Memorial: Theodore Roosevelt Island
Location: on an island in the Potomac
Architect: Eric Gugler
Sculptor: Paul Manship
Dedication: October 27, 1967
Theodore Roosevelt Island, named for the 26th President, is the largest presidential memorial in D.C., in terms of acreage. It is an island in the middle of the Potomac River, and is located in Washington, D.C., because the Virginia state line begins at the southern shore of the Potomac.
The park is managed by the National Park Service as part of George Washington Memorial Parkway. Most of the island is a natural park with over 2 miles of trails. The 88-acres of natural area is very diverse and includes upland forest, swamp, and tidal marsh. In the center of the park is a memorial plaza featuring a statue of Roosevelt.
Congress authorized the memorial on May 21, 1932, but did not appropriate funds until 1960.
The memorial was dedicated on October 27, Roosevelt’s birthday, in 1967. It cost $1.4 million.
Constructed between 1963 and 1967, the memorial site is a large plaza near the northern part of the island. Eric Gugler (1889 – 1974) designed the plaza, and Paul Manship (1885 – 1966) designed the sculpture.
The plaza is surrounded by a water moat and is paved with granite. On the east and west side of the plaza are two fountains. Around the plaza are walkways with access to the nature trails. Flanking the memorial plaza are four 21-foot-high granite slabs engraved with Roosevelt quotes.
The statue shows Roosevelt with one armed raised in “characteristic speaking pose,” and without glasses.
Short history of the island
The Nacotchtank Indians named the island “Anacostine” and some references refer to the island as Analostan Island.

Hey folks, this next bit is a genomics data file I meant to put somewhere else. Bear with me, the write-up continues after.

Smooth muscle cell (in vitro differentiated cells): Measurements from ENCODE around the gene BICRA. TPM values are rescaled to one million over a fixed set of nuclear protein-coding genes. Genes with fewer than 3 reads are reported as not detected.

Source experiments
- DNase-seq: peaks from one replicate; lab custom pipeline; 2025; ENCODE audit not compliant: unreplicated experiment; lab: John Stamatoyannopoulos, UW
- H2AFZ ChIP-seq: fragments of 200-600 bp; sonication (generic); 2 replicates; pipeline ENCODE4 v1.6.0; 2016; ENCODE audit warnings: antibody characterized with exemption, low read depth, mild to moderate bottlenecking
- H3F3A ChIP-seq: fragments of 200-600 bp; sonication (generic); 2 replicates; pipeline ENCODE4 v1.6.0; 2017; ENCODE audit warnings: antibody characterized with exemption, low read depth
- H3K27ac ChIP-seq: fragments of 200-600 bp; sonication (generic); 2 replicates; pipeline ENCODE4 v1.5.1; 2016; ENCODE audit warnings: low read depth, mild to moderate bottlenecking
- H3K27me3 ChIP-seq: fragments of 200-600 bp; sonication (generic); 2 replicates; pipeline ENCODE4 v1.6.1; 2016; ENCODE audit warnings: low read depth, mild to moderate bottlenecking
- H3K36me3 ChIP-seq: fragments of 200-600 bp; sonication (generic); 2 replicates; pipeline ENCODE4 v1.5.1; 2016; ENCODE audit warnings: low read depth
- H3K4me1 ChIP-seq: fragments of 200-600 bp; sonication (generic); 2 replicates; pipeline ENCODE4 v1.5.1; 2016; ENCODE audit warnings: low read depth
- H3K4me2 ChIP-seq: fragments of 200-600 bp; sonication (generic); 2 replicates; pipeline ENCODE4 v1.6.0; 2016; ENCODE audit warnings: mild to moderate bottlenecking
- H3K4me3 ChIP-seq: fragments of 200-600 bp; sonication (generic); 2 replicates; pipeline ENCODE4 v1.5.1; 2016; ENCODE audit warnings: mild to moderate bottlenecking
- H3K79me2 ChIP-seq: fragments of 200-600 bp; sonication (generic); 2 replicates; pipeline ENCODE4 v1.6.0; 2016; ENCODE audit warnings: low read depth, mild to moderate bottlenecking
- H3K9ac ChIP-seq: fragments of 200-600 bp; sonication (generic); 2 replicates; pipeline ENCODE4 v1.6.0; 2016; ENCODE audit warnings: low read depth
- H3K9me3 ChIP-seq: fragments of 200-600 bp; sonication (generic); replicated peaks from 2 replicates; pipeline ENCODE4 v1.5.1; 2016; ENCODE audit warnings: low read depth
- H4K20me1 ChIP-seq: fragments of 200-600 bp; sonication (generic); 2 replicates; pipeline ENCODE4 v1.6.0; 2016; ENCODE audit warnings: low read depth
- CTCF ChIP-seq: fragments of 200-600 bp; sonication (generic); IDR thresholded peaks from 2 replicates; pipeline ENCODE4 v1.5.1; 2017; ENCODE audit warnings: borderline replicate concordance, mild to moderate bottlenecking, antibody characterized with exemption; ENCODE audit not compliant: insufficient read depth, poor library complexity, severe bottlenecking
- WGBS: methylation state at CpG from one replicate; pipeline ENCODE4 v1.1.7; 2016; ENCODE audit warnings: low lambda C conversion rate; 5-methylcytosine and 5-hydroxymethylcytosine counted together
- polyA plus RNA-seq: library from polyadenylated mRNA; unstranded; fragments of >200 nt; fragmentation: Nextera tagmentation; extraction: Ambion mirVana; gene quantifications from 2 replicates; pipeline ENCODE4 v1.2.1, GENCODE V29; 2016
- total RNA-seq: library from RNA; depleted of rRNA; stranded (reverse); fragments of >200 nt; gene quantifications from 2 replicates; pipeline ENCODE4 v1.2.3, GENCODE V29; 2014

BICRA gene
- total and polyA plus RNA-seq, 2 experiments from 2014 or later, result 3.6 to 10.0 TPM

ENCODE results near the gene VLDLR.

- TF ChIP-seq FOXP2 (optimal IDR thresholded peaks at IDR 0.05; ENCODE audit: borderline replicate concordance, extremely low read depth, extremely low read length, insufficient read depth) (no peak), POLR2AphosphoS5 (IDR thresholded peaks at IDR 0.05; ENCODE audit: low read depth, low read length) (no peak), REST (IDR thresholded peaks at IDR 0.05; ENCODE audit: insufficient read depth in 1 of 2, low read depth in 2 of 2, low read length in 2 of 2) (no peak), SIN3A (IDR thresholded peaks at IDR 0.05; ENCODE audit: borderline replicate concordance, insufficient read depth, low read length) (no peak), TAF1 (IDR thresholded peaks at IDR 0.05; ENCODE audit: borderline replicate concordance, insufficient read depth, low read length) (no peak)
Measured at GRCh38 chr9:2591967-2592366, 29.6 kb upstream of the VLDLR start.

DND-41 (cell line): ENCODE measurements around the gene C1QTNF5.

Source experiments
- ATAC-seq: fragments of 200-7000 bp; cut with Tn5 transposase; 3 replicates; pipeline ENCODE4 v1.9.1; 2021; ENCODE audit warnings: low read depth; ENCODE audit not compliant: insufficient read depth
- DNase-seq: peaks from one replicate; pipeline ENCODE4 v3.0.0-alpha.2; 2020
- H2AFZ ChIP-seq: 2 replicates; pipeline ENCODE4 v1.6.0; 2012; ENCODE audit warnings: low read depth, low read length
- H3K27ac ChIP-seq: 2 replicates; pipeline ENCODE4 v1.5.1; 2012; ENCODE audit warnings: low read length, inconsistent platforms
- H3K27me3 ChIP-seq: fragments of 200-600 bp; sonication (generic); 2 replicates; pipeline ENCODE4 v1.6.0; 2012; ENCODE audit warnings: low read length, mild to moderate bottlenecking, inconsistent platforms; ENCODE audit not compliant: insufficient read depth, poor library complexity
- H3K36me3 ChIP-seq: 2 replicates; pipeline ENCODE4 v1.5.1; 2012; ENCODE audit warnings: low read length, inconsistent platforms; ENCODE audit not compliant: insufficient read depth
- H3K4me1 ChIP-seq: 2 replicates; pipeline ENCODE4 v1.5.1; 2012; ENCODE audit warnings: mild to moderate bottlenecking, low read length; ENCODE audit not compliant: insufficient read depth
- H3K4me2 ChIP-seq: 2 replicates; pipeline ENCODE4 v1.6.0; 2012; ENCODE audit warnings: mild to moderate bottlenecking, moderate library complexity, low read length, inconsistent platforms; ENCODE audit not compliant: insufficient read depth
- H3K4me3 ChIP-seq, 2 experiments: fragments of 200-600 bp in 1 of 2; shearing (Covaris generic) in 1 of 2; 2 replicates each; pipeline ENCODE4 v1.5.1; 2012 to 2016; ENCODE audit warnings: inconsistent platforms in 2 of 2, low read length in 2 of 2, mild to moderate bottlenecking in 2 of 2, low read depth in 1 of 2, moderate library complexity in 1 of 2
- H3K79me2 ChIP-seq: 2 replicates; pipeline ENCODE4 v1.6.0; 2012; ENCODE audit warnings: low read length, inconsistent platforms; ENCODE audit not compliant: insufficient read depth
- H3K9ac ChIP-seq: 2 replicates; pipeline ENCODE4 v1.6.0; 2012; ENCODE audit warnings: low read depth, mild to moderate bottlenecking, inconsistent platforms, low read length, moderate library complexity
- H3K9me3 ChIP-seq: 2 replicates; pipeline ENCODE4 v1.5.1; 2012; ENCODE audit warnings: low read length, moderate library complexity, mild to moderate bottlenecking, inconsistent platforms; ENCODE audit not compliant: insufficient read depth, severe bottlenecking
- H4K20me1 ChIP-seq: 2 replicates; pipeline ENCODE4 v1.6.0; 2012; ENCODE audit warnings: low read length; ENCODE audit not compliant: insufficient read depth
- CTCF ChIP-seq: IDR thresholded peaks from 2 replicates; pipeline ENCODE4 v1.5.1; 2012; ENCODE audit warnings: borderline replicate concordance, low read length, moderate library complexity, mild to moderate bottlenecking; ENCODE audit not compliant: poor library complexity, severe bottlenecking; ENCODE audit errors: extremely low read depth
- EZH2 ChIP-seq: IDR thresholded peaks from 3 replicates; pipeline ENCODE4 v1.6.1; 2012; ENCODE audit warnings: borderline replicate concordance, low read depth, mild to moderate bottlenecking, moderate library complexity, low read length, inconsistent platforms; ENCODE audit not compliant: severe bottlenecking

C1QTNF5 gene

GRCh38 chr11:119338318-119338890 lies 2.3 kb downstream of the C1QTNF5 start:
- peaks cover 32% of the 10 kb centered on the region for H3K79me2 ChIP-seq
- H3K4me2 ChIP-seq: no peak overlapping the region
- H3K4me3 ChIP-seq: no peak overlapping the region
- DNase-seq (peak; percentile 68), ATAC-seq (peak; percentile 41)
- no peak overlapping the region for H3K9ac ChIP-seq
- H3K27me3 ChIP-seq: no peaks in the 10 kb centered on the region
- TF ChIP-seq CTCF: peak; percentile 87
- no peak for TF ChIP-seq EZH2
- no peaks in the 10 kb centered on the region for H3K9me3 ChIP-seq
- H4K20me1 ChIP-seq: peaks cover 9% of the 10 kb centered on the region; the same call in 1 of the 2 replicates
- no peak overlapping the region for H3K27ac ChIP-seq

In 1748, the land was acquired by George Mason IV, author of the Virginia Bill of Rights, who handed it down to his son John Mason. John Mason developed the island as a plantation estate and built a causeway connecting with the Virginia coast and a large Federal-style mansion, also named Analostan. The Mason family left in the 1830s.
During the Civil War, Union forces occupied the island. In the summer of 1863 the island functioned as the camp of the 1st United States Colored Troops, an African American regiment. From May 1864-June 1865 a freedmen’s refugee camp occupied much of the island.
From 1913 to 1931, the island was owned by the Washington Gas Light Company, which didn’t maintain the environment on the island.
Theodore Roosevelt Memorial Association
In 1931, the Theodore Roosevelt Memorial Association purchased the island from the gas company with the intention of erecting a memorial honoring Roosevelt.
The following year it gave the island to the federal government, but maintained planting and development rights.
The Olmsted Design and restoring the natural plantings
The Theodore Roosevelt Memorial Association hired the famous landscape firm of Olmsted Brothers. From 1934 to 1937, Olmsted directed the Civilian Conservation Corps in clearing the island of most non-native vegetation and planting about 20,000 native hardwood trees and shrubs.
About Theodore Roosevelt
Theodore Roosevelt served as the 26th president of the United States. He was also influential in the conservation movement in the early 20th century, and was a hunter, taxidermist, soldier, ornithologist, and author. He studied natural history at Harvard.
As president, Roosevelt added five national parks, expanded the forest reserves and set aside 51 bird sanctuaries and 18 national monuments, most notably the Grand Canyon.
As president, Roosevelt provided federal protection for almost 230 million acres of land. He sat aside 150 national forests, the first 51 federal bird reservations, five national parks, the first 18 national monuments, the first four national game preserves and the first 24 reclamation, or federal irrigation, projects, designations that were bitterly opposed by commercial interests. Roosevelt also appointed as the first Chief of the U.S. Forest Service the visionary Gifford Pinchot, who shared his philosophy of natural resource conservation through sustainable use, and he convened four study commissions on conservation for policymakers and leading authorities to shape thought about the then-new field of conservation.